The structure underneath—the bones of the house—are good because someone we trust knows they’re good, sturdy, strong and able to be restored, and they can tell us this and we believe them. And maybe that’s what we’re after all along—someone who comes along to tell us that there is treasure here in our bones, someone who can see the intrinsic value in what others might consider a teardown.
I don't notice the robin making her nest. Neither do I notice when she lays her eggs. I don't know how long she bides her time there, waiting for their hatching. After two weeks of rain, the kids and I come outside, squint in the sun, and find four tiny beaks stretching up from a nest on our meter box. The mama robin swoops in, drops in her food, and then flies to a nearby branch to keep watch. We are mesmerized.
No matter where his pastoral vocation called him—country, city, suburb—Dad found a large vacant lot of lawn or weeds to plow under and plant in long straight rows, ordered in relation to the sun (the corn stalks must not overshadow the tomatoes) and surrounded by winter-squash vines prone to wander outside the frame.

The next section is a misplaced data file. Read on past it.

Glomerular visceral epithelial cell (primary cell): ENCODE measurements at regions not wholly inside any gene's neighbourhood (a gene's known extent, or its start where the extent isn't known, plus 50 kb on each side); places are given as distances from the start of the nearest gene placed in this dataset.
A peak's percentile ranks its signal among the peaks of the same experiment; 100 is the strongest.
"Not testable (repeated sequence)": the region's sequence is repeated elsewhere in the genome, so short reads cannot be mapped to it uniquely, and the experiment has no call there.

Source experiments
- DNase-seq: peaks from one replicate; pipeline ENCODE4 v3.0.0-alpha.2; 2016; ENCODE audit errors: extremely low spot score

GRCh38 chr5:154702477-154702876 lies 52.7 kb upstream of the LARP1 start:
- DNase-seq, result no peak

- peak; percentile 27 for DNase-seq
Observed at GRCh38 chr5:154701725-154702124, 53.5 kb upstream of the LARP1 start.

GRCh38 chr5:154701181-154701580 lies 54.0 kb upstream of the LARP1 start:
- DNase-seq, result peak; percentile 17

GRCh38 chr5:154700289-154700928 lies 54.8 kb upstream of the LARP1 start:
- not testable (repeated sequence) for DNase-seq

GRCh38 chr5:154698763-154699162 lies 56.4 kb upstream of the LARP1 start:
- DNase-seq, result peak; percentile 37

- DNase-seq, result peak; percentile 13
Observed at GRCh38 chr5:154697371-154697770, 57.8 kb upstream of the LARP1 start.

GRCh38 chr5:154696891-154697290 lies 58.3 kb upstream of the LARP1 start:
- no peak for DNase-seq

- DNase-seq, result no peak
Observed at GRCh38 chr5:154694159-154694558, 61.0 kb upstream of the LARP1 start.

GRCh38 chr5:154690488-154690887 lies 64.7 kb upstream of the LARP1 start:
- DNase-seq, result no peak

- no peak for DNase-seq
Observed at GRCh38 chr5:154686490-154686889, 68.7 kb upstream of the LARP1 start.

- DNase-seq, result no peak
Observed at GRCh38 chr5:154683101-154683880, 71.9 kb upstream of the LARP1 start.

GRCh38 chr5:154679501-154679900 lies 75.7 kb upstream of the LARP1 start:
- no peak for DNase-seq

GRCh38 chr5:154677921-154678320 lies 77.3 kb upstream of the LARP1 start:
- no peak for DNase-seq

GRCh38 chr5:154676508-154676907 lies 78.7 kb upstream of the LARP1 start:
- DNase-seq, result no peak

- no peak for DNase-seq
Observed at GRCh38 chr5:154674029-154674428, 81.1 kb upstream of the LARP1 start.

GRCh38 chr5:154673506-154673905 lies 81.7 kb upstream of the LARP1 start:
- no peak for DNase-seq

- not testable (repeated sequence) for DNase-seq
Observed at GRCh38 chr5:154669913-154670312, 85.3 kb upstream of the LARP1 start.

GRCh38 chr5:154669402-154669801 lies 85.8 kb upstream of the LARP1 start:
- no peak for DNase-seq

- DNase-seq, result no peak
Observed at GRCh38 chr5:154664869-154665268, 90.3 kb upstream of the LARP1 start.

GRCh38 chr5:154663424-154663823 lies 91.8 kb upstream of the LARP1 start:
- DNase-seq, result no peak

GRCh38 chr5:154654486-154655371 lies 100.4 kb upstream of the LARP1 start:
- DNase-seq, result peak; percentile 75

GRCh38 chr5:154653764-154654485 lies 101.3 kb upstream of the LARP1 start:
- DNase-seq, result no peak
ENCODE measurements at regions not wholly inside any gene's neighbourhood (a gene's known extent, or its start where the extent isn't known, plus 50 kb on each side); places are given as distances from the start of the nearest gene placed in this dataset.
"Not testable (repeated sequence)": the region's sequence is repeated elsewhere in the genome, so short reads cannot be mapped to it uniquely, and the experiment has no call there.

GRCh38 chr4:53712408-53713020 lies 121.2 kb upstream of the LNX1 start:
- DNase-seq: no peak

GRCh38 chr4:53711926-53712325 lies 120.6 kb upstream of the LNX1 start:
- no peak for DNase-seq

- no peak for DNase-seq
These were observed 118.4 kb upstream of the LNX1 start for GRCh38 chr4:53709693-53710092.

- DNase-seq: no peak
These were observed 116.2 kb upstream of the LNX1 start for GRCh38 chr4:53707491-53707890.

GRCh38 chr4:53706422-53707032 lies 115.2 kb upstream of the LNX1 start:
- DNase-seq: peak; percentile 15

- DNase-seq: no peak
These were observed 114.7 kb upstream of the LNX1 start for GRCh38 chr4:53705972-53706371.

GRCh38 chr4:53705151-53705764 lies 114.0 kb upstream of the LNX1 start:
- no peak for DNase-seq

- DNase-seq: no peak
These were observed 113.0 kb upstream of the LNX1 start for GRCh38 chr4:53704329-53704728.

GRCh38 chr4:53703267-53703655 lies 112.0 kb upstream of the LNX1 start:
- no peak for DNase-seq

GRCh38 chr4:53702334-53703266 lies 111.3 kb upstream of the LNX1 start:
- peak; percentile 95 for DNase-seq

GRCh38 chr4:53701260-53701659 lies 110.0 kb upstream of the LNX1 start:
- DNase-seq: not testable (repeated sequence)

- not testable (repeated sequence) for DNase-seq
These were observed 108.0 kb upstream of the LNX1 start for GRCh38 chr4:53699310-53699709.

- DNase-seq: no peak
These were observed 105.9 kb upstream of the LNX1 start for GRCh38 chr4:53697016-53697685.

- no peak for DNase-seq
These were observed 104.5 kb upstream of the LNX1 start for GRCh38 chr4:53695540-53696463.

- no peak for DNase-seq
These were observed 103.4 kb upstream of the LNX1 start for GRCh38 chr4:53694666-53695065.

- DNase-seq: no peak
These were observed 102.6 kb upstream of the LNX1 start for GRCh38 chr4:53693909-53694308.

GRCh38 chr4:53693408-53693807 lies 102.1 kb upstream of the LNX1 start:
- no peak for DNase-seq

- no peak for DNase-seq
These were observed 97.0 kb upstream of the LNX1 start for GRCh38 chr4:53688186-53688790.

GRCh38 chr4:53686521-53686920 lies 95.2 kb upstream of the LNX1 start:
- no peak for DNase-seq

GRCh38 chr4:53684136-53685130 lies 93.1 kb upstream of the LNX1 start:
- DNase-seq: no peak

It was not Eden, except in his view.
When I tell people that I am a food writer, they always ask me what I like to cook. I want to ask them if they would ask a film critic to tell them about the movie they are shooting at the moment, but instead I just smile and say, “Scrambled eggs.” That is only part of the truth, but I don’t usually tell them that I started writing about food before I started cooking, creating standards that I could never meet. I do not tell them that fear of failure often means that I eat pre-made guacamole or cheese and crackers for dinner. I worry that this will take away my credibility, even though I know that not everyone who writes about food claims to be good at preparing it.
When I stitch my little felt ornaments, my fingers sometimes get sore. I take breaks and rub them, looking out the window and listening to the sermon that is streaming. “It is perhaps through the work of kind welcome and laden table and warm bed,” the pastor says, “that the church labors most effectively to bear witness to the reality of the kingdom of God and the welcome that we receive in God in Christ.” He is preaching on the book of Ruth. Ruth! I studied it so many times in college, together with girlfriends all waiting for men, for boyfriends, for husbands, trying to glean some insight from this woman who did strange things indeed to secure her man. That is not the point of the book, the preacher says. I breathe a sigh of relief. Instead, he gleans kindness, hope, hospitality from the passages. The kind of hospitality that hems in, honors, and protects everything about the person being welcomed into our lives.